Eastern Downs Grey Partridge Project

Earlier this month, the Eastern South Downs Farmers Group met to discuss the potential for a grey partridge recovery project. Joined by grey partridge expert and Game and Wildlife Conservation Trust (GWCT) scientist Francis Buner, the group wanted to see what they would need to do to revive the fortunes of this enigmatic farmland bird.

The morning began with an indoor session where Francis emphasised the importance of getting the farmland habitats right for grey partridge. To thrive they require year round provision including:

  • Cover to hide in and a plentiful supply of seeds during the winter
  • Safe areas in which to nest in the spring
  • Insect rich areas in which to feed in the spring/summer
  • Cover in the autumn in which to feed and shelter

Francis explained that these habitats need to cover 7-10% of the farm to stand any chance of achieving success, and that the minimum area over which to try such a project is 1000 acres (400ha). This minimum size limit will automatically exclude many farms, but by working together at a landscape scale, farm cluster groups are ideally placed to make such projects possible.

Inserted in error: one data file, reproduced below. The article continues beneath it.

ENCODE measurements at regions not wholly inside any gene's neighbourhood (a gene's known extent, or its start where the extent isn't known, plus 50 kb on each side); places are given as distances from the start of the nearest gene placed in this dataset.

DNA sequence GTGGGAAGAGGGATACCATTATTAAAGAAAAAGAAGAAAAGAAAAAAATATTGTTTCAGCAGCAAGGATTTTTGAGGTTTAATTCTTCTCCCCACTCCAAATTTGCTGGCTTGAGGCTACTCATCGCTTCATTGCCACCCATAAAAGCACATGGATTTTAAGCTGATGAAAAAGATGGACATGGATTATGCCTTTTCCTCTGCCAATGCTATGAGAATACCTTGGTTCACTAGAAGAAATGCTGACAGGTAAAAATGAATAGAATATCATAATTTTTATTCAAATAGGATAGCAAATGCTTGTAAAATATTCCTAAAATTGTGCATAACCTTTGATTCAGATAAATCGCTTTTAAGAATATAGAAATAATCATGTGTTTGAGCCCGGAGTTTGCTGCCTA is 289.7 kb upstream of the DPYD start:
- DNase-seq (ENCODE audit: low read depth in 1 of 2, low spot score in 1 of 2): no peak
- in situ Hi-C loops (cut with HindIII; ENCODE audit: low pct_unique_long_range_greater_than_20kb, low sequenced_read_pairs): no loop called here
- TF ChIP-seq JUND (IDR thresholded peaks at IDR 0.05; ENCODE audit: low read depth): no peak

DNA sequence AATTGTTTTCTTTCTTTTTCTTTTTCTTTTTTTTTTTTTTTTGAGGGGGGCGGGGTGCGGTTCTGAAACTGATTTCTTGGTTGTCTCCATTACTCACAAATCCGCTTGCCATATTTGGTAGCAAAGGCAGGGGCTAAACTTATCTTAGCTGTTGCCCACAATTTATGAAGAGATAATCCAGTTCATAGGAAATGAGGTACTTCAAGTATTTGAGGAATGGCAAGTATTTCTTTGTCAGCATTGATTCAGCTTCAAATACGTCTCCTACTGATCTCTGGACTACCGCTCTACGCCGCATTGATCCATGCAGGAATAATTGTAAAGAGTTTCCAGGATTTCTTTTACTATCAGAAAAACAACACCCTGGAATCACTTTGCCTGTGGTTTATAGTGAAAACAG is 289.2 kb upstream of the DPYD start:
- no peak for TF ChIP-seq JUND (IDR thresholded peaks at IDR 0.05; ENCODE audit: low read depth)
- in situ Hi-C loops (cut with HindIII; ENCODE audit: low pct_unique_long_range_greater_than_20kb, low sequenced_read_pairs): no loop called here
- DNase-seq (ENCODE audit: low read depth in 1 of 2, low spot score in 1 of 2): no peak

Key habitats that provide the required resources include well managed hedgerows, wild bird seed mixtures, flower rich margins and beetle banks. In many cases these habitats not only provide for grey partridges, but a host of other farmland wildlife such as corn buntings, brown hares and rare arable plants. They can also help the farmer too by hosting insects such as ladybirds, hoverflies and beetles, all of which eat crop pests such as aphids.

Discussing how to integrate habitat for grey partridges into the farmed landscape

Following a very interesting session hearing about the theory, the group headed up on the Downs near Firle Beacon to see how such a project may work on the ground. It was interesting to see and discuss how the habitats could be fitted within the landscape, not only to benefit grey partridges but also to work with the farmers and the core business of producing food on their farms.

The event sparked lots of interesting discussion and interest within the group. Several members’ current agri-environment schemes are due to expire over the next couple of years and they are keen to look at the possibilities of going into new agreements that would really enhance habitats for grey partridges and other farmland wildlife. There is no short term fix and this is something that will take time, but the signs are encouraging so watch this space…………..

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